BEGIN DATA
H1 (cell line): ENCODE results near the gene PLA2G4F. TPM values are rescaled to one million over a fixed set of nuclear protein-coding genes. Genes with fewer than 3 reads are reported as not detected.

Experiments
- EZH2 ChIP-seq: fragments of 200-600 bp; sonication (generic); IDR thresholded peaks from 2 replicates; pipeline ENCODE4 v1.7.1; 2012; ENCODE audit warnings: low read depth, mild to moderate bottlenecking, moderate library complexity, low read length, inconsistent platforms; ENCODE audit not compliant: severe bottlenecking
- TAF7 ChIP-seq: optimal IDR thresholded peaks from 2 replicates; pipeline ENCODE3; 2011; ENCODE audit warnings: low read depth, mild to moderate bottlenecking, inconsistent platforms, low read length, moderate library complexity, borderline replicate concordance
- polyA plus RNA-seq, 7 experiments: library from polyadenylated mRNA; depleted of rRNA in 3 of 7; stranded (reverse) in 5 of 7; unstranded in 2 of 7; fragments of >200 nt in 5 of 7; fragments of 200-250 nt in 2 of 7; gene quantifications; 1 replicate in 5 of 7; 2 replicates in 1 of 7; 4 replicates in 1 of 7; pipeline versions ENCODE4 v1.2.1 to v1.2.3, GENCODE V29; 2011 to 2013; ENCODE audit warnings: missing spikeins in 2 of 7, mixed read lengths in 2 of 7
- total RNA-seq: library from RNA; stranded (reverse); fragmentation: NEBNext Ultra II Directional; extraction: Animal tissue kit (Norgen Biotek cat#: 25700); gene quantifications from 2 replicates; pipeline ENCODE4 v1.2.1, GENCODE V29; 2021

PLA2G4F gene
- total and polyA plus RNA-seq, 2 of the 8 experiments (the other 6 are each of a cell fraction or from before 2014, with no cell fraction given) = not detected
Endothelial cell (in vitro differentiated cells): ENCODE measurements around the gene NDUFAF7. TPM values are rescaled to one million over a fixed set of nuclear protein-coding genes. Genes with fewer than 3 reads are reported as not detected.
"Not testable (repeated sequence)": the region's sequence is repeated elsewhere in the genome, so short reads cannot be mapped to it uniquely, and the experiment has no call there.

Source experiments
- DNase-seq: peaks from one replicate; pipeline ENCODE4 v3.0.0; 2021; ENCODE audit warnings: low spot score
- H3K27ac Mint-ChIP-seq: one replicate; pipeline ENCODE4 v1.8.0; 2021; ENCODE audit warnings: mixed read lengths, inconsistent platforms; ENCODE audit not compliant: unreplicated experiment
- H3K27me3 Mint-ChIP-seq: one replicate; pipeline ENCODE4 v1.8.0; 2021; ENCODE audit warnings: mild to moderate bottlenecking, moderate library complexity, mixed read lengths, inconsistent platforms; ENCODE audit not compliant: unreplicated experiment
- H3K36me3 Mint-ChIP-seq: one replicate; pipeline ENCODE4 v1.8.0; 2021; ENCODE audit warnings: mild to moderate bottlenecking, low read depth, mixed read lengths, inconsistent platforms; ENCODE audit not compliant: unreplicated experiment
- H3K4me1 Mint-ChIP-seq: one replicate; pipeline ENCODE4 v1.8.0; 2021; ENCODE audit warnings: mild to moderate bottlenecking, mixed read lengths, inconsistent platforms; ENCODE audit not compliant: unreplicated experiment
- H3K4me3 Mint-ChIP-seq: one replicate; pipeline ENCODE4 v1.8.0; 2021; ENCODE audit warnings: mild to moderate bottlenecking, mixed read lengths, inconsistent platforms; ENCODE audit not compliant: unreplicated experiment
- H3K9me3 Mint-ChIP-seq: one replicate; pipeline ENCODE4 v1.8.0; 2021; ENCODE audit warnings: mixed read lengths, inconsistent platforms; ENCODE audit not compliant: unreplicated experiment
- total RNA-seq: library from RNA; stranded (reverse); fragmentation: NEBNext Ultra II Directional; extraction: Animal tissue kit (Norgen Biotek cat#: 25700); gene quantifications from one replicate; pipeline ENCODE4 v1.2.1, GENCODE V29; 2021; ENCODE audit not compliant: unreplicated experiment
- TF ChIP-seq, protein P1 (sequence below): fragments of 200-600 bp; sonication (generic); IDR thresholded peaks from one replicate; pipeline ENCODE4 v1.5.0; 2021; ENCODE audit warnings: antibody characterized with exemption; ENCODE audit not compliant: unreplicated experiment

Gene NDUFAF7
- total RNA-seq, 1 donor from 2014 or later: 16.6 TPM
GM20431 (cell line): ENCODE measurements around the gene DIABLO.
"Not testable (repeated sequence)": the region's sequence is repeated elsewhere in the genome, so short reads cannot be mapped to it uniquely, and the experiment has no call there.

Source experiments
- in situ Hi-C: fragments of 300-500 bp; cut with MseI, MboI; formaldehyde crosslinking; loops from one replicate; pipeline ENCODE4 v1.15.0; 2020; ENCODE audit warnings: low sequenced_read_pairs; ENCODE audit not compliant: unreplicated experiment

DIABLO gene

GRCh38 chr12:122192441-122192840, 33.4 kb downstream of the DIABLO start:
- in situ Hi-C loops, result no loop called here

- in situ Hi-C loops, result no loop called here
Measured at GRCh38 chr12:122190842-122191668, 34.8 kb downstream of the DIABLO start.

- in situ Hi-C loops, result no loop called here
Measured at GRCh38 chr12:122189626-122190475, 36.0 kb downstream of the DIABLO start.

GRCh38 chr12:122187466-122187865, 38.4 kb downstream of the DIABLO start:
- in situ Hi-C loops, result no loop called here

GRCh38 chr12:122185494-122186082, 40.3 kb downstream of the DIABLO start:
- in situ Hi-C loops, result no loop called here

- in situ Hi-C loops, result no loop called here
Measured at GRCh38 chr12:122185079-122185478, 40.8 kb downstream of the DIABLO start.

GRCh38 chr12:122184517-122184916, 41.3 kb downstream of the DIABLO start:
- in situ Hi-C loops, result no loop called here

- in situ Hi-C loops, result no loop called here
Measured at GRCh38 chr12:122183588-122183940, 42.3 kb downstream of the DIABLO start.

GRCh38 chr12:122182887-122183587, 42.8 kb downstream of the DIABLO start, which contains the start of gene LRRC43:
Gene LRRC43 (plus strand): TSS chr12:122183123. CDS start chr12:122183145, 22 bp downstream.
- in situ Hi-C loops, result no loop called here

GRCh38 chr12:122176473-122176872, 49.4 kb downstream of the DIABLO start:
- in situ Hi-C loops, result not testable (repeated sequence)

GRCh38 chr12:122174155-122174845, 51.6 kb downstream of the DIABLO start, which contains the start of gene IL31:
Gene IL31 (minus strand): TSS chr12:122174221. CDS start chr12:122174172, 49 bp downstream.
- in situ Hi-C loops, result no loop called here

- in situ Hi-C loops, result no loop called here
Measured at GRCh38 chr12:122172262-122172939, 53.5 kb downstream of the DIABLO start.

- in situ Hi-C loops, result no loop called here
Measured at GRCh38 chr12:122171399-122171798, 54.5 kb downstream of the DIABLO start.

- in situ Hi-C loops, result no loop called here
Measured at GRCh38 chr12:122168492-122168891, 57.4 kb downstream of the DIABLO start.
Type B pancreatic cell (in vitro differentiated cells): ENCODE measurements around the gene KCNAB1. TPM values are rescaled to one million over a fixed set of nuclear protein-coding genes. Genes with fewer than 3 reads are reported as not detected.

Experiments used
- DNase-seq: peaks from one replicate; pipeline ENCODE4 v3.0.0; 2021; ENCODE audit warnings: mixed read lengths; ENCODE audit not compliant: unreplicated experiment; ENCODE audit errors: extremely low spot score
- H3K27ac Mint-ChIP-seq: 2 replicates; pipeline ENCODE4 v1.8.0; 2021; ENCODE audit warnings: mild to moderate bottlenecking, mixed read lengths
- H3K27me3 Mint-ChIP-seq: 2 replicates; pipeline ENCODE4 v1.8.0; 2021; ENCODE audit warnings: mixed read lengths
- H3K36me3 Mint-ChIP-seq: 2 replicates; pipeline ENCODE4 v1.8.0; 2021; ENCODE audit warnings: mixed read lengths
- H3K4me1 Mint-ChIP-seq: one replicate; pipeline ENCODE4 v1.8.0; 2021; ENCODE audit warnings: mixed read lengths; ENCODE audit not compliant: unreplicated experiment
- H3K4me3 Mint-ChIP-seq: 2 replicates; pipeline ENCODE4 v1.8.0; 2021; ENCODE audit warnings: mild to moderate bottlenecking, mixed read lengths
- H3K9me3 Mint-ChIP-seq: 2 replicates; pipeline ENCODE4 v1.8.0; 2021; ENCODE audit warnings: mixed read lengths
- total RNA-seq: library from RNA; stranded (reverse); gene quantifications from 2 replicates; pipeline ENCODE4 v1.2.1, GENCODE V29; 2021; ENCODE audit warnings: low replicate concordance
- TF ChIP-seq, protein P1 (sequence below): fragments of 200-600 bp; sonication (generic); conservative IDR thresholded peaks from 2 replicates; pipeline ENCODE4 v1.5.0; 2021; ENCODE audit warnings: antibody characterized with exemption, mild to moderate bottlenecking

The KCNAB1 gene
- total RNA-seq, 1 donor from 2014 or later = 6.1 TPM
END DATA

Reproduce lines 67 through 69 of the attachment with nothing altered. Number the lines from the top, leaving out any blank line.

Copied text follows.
- total RNA-seq: library from RNA; stranded (reverse); gene quantifications from 2 replicates; pipeline ENCODE4 v1.2.1, GENCODE V29; 2021; ENCODE audit warnings: low replicate concordance
- TF ChIP-seq, protein P1 (sequence below): fragments of 200-600 bp; sonication (generic); conservative IDR thresholded peaks from 2 replicates; pipeline ENCODE4 v1.5.0; 2021; ENCODE audit warnings: antibody characterized with exemption, mild to moderate bottlenecking

The KCNAB1 gene